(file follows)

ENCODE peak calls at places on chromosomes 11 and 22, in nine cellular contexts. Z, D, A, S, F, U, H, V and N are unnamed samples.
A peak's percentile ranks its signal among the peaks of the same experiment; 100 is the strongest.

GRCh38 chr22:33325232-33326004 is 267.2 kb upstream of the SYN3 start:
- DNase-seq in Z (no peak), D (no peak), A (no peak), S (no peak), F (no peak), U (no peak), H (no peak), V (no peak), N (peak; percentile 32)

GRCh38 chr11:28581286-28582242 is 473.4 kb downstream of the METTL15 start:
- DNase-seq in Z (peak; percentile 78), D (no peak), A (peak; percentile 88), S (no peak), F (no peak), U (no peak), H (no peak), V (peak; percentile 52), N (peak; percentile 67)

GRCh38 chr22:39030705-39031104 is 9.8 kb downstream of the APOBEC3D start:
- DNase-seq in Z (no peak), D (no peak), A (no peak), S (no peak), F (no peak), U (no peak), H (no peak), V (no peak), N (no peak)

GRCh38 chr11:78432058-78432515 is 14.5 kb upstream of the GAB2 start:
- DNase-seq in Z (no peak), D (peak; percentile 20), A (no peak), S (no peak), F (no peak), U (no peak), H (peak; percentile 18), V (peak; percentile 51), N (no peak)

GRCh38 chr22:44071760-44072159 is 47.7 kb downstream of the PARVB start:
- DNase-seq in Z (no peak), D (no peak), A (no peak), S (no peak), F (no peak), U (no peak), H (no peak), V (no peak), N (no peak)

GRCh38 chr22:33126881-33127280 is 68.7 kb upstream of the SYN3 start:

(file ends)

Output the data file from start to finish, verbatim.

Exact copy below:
ENCODE peak calls at places on chromosomes 11 and 22, in nine cellular contexts. Z, D, A, S, F, U, H, V and N are unnamed samples.
A peak's percentile ranks its signal among the peaks of the same experiment; 100 is the strongest.

GRCh38 chr22:33325232-33326004 is 267.2 kb upstream of the SYN3 start:
- DNase-seq in Z (no peak), D (no peak), A (no peak), S (no peak), F (no peak), U (no peak), H (no peak), V (no peak), N (peak; percentile 32)

GRCh38 chr11:28581286-28582242 is 473.4 kb downstream of the METTL15 start:
- DNase-seq in Z (peak; percentile 78), D (no peak), A (peak; percentile 88), S (no peak), F (no peak), U (no peak), H (no peak), V (peak; percentile 52), N (peak; percentile 67)

GRCh38 chr22:39030705-39031104 is 9.8 kb downstream of the APOBEC3D start:
- DNase-seq in Z (no peak), D (no peak), A (no peak), S (no peak), F (no peak), U (no peak), H (no peak), V (no peak), N (no peak)

GRCh38 chr11:78432058-78432515 is 14.5 kb upstream of the GAB2 start:
- DNase-seq in Z (no peak), D (peak; percentile 20), A (no peak), S (no peak), F (no peak), U (no peak), H (peak; percentile 18), V (peak; percentile 51), N (no peak)

GRCh38 chr22:44071760-44072159 is 47.7 kb downstream of the PARVB start:
- DNase-seq in Z (no peak), D (no peak), A (no peak), S (no peak), F (no peak), U (no peak), H (no peak), V (no peak), N (no peak)

GRCh38 chr22:33126881-33127280 is 68.7 kb upstream of the SYN3 start: